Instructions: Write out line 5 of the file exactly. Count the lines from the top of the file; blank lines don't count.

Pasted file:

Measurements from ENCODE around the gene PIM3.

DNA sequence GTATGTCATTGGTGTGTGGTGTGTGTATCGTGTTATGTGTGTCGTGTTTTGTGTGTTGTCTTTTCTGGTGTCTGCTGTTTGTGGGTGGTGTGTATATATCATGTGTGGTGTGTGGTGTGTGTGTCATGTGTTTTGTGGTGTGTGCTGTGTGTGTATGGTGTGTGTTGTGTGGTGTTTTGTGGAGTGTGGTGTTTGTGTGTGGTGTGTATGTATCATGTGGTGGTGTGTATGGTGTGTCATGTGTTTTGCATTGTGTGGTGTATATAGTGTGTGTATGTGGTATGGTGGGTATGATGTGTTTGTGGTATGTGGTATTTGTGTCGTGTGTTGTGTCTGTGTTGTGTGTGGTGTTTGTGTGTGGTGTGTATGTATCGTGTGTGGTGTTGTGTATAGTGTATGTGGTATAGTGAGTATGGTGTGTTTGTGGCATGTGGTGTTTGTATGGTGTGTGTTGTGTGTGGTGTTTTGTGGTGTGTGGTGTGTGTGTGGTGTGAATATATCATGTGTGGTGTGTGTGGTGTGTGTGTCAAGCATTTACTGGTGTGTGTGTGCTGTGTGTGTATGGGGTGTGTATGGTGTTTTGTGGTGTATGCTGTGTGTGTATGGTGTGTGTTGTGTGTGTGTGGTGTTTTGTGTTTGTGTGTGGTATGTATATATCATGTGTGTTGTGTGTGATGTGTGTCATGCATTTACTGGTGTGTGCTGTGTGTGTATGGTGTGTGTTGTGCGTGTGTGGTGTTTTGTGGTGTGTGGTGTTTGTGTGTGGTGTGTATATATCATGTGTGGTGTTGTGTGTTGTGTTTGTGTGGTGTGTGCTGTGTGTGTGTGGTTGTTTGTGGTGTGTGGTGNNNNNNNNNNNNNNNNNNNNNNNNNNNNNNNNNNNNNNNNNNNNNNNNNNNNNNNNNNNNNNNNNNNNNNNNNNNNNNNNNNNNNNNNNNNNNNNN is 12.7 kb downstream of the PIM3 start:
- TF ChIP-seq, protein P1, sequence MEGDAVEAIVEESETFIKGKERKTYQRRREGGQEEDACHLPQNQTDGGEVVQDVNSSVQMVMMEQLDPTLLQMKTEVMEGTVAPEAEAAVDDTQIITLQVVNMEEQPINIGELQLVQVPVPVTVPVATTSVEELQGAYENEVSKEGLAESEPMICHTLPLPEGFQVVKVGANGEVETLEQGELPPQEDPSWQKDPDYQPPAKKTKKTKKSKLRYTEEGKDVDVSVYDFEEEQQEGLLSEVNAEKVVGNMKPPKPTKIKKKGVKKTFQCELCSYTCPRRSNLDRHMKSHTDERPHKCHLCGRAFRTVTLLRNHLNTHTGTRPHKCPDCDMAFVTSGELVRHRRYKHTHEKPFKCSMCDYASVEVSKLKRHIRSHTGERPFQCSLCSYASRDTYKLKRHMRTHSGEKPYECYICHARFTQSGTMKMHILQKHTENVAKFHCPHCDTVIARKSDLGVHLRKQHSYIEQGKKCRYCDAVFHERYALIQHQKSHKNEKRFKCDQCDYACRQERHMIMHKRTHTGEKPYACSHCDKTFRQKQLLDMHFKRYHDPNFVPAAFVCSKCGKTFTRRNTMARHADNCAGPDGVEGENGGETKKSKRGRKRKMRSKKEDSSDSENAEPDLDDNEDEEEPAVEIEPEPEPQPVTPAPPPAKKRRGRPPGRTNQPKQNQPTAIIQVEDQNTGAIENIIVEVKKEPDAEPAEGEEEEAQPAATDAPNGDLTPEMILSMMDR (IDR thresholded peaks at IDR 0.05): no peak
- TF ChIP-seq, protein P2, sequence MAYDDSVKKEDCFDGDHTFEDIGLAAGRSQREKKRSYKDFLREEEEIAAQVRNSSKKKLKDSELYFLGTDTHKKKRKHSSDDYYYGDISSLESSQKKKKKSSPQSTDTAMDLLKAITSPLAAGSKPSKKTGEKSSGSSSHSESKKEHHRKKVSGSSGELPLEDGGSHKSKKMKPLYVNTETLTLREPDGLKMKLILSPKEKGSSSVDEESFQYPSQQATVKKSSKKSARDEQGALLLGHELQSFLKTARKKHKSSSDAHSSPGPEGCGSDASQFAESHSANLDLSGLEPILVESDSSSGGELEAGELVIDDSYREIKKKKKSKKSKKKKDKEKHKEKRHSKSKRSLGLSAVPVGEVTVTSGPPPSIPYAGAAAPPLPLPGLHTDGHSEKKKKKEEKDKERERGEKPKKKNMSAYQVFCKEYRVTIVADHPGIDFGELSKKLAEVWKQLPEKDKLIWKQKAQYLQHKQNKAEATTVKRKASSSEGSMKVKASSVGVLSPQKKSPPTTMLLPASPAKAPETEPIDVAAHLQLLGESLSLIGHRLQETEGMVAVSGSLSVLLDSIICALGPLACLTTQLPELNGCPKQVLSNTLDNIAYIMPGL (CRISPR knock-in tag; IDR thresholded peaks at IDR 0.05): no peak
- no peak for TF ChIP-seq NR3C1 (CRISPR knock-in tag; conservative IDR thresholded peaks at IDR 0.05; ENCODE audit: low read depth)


- no peak for TF ChIP-seq NR3C1 (CRISPR knock-in tag; conservative IDR thresholded peaks at IDR 0.05; ENCODE audit: low read depth)